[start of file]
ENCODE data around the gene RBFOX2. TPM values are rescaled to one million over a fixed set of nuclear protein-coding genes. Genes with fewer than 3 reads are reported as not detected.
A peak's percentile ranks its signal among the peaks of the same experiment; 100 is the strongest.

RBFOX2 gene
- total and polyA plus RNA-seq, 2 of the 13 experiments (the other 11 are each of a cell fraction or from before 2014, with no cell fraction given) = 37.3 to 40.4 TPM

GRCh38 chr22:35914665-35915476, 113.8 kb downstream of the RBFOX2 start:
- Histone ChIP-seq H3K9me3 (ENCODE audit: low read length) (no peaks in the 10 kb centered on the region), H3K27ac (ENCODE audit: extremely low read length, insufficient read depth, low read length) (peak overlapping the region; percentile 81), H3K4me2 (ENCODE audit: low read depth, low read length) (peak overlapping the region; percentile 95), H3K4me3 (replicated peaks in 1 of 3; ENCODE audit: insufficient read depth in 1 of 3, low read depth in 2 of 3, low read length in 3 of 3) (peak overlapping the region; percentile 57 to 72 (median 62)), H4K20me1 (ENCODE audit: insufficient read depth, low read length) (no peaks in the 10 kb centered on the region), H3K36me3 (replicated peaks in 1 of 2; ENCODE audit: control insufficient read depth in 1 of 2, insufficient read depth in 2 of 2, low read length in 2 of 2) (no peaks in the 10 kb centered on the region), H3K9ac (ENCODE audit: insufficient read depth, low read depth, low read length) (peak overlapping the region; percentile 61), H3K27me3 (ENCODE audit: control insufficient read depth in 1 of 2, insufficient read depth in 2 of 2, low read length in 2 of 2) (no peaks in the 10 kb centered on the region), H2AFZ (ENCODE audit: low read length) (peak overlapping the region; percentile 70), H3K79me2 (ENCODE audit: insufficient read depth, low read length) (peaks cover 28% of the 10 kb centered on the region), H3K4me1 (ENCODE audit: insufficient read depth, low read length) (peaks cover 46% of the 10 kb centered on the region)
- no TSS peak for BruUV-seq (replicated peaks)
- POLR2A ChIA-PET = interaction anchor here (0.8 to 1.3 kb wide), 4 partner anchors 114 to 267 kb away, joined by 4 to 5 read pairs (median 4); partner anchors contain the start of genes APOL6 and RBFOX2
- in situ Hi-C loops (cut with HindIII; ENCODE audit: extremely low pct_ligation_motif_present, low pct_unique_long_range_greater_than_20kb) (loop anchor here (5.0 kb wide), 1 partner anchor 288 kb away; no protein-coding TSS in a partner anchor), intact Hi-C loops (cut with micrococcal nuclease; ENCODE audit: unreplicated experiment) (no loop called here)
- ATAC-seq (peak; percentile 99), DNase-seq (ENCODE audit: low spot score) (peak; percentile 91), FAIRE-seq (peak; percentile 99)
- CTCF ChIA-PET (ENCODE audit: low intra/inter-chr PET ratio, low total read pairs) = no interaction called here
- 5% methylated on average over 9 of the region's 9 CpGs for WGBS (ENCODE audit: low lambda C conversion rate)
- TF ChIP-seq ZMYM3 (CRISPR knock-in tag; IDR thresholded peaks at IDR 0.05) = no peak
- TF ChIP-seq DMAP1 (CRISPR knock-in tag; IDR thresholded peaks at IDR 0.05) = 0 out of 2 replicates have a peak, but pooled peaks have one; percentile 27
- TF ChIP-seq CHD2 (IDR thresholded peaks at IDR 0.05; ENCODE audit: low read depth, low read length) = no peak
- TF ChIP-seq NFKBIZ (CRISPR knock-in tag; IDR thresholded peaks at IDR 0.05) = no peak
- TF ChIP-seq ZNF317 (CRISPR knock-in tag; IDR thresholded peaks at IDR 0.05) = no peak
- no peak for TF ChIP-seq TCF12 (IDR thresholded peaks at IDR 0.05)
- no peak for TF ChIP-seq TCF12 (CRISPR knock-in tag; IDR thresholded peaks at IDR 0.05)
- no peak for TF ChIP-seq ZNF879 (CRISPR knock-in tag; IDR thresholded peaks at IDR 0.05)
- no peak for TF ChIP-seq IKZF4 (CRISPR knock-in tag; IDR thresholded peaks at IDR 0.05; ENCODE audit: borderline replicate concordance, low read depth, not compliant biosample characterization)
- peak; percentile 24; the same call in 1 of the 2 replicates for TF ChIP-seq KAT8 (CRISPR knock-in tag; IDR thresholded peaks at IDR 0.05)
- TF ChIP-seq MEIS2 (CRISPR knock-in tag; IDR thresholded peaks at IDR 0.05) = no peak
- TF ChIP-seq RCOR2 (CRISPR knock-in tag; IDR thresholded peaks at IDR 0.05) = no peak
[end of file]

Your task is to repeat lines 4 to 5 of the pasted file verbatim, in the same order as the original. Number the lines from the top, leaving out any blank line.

- total and polyA plus RNA-seq, 2 of the 13 experiments (the other 11 are each of a cell fraction or from before 2014, with no cell fraction given) = 37.3 to 40.4 TPM

GRCh38 chr22:35914665-35915476, 113.8 kb downstream of the RBFOX2 start: